It's no shock that charities don't have much spare cash (especially if they've been banking with the Icelanders). Unlike private sector companies, third sector organisations don't have thousands to spend on 'talent management'. You can't run fancy recruitment campaigns to bring in high-fliers - not that you'd need to, anyway. Charity employees work for love, not money.
Third sector managers will therefore appreciate the management theory behind the recently published Who Are Your Best People? by Robin Stuart-Kotze and Chris Dunn. They argue that organisations have become obsessed with a phantom 'war for talent', erroneously believing that talented workers are in short supply. Instead, the book says, they should concentrate on making the most of the people they have already. Too many managers miss the talent right under their noses.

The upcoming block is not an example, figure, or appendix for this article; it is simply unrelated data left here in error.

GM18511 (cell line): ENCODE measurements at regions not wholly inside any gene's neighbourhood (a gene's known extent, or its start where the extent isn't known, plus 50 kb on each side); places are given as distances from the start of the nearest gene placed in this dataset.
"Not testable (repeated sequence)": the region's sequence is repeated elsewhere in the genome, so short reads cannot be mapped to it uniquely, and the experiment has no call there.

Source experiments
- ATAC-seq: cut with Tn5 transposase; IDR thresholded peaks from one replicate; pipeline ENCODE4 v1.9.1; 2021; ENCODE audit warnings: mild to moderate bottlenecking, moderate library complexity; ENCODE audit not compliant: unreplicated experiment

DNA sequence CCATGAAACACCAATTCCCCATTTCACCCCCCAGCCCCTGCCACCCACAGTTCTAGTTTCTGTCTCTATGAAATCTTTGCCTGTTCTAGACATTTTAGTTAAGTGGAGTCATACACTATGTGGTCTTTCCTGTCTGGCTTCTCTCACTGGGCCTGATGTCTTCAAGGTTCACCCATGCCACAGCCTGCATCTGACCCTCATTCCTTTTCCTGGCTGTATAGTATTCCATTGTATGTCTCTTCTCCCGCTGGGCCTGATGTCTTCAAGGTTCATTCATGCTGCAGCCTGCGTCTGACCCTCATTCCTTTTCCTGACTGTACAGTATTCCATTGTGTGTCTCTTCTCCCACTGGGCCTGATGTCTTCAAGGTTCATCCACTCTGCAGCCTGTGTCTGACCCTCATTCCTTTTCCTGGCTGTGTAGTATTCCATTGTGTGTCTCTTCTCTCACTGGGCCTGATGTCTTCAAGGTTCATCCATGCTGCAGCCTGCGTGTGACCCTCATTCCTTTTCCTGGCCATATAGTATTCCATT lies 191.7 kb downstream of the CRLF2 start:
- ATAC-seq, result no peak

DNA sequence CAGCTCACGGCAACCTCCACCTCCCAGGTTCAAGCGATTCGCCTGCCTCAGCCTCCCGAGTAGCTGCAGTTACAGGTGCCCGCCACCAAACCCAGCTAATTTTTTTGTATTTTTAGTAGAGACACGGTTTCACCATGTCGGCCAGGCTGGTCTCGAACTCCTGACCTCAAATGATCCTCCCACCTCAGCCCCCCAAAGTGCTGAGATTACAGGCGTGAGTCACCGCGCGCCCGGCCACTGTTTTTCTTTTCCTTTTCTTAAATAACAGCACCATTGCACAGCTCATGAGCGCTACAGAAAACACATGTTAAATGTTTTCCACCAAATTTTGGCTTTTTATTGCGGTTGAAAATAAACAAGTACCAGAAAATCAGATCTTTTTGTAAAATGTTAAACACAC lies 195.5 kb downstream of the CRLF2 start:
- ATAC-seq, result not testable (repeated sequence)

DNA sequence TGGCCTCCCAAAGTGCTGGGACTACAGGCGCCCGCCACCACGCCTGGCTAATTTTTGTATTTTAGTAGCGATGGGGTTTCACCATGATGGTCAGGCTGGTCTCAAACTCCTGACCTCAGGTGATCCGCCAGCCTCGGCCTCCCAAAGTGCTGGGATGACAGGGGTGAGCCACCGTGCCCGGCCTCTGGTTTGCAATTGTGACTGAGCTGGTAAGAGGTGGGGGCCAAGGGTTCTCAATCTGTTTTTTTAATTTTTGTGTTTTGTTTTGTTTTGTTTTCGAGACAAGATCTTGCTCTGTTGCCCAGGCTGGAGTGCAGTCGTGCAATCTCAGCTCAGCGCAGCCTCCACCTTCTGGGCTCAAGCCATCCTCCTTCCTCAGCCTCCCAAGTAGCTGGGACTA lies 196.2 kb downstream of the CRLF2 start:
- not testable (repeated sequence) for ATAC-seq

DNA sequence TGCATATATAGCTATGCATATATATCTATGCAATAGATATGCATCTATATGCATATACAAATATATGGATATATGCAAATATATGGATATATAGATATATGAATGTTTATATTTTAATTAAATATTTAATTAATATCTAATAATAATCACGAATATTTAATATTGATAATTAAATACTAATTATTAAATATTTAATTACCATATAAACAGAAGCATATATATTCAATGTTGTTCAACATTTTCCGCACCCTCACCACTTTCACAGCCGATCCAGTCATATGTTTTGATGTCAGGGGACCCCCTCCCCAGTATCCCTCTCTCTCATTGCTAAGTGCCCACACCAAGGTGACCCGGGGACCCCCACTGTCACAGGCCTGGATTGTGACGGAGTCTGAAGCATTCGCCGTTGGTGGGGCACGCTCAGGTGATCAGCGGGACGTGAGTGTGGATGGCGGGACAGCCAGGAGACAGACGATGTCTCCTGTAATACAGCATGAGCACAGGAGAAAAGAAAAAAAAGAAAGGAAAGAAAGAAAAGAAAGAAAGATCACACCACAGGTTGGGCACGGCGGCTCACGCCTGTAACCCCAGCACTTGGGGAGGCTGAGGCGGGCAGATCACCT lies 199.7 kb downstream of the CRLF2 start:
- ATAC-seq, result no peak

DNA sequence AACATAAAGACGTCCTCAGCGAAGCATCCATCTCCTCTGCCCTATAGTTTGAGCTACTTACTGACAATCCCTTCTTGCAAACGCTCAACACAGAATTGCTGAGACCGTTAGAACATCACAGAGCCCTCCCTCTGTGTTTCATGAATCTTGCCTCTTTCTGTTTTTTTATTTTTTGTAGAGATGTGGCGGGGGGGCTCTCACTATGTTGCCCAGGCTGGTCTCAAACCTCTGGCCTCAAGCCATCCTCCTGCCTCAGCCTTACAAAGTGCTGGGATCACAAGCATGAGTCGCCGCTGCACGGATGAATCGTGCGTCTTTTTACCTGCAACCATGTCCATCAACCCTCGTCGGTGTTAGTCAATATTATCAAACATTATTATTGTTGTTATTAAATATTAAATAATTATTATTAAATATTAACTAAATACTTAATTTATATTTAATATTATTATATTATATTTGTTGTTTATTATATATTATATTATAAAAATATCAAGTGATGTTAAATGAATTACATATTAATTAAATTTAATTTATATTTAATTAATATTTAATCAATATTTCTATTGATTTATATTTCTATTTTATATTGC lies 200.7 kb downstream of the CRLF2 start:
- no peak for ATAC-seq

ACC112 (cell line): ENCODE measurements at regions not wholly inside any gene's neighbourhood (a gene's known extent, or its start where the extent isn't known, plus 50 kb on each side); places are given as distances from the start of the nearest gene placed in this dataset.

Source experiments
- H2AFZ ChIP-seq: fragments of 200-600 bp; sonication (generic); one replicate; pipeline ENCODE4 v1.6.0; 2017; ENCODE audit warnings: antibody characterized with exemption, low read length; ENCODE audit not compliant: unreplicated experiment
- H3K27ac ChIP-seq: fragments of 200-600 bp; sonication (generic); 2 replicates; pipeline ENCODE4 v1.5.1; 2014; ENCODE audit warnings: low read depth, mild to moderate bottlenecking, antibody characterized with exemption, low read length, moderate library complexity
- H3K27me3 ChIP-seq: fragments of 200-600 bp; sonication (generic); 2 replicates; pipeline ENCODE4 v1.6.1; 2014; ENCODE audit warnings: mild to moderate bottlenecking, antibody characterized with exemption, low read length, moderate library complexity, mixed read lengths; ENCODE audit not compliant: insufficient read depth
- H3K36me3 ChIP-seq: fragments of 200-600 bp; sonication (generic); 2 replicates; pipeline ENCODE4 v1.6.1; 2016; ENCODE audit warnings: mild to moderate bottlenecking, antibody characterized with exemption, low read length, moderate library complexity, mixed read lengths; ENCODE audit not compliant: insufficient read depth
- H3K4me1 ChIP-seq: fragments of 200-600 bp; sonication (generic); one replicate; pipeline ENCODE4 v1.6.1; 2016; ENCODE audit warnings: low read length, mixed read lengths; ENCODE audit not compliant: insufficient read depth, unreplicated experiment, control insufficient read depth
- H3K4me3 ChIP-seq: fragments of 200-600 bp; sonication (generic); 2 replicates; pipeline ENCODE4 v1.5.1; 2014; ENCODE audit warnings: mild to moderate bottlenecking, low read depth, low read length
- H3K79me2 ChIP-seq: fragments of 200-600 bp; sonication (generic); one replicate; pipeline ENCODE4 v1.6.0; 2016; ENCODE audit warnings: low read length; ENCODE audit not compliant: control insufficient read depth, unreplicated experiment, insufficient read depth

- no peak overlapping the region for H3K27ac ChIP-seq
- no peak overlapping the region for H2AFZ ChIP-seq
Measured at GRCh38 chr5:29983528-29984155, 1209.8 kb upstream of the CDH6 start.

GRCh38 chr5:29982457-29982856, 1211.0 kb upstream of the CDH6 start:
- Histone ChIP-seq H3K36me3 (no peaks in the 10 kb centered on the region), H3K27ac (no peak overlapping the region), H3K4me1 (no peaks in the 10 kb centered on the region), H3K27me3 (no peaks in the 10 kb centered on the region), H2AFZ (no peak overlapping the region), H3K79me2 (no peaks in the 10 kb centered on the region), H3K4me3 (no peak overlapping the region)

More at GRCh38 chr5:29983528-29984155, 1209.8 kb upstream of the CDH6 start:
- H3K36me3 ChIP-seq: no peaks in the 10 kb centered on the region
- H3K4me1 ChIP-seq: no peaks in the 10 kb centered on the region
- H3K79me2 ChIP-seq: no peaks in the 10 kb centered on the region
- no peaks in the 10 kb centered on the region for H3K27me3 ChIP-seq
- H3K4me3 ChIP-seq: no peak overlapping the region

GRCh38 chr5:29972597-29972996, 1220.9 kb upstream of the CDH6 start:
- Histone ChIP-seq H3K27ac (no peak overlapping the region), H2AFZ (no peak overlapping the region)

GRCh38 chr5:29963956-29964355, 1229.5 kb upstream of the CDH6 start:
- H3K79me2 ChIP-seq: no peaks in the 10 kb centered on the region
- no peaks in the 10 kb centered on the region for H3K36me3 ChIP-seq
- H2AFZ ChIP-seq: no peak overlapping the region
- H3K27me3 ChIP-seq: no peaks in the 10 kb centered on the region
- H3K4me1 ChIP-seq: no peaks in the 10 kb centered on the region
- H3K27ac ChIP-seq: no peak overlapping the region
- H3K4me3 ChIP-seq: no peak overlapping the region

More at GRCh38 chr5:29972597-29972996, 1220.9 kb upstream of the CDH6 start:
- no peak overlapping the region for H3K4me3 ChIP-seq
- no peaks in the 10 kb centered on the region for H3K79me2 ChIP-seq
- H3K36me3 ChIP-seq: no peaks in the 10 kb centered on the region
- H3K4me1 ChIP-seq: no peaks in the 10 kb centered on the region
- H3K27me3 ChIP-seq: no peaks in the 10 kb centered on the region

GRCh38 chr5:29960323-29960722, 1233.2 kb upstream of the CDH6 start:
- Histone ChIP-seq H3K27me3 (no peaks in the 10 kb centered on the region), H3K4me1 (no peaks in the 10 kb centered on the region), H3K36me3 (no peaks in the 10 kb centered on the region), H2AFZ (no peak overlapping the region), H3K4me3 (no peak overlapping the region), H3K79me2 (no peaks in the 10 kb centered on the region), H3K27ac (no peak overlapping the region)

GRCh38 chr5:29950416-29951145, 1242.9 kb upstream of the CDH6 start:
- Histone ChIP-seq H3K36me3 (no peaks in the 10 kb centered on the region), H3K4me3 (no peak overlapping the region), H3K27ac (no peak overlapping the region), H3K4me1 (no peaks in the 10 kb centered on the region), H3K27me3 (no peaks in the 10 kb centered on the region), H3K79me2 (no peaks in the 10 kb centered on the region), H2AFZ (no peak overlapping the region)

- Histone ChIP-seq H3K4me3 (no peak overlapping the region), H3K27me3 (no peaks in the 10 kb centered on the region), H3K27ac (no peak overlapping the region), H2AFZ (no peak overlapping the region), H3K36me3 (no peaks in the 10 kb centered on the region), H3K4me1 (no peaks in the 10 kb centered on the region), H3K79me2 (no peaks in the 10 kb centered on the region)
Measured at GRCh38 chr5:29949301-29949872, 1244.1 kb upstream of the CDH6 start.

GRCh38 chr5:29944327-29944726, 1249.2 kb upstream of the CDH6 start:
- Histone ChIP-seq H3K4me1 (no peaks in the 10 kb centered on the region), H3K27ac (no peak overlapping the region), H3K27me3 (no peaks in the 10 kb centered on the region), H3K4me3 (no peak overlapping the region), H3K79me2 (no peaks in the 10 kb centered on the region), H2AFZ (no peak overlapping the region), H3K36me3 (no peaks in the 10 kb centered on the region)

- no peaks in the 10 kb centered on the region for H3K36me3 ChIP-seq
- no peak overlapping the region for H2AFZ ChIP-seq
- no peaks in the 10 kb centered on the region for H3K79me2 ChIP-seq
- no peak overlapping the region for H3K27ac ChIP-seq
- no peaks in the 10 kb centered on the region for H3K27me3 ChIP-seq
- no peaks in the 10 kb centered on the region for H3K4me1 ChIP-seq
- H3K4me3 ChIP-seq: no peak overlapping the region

Each job comes with its own behaviour specifications. Some jobs will require a high level of speedy attention to detail; others demand thoughtful analysis. If you can identify the skills each job requires and match it to a person who has those skills, you're sorted.
Simple, you might say - until you scan your team and realise that job behaviour and people behaviour aren't matched in any role. What to do? First, examine your own behaviour. Are you a toxic manager or a good manager? If you're the former, consider an alternative career. If you're the latter, try asking your staff what they like doing and see if you can tweak their jobs to match.
- Emma De Vita is editor of the books pages on Management Today.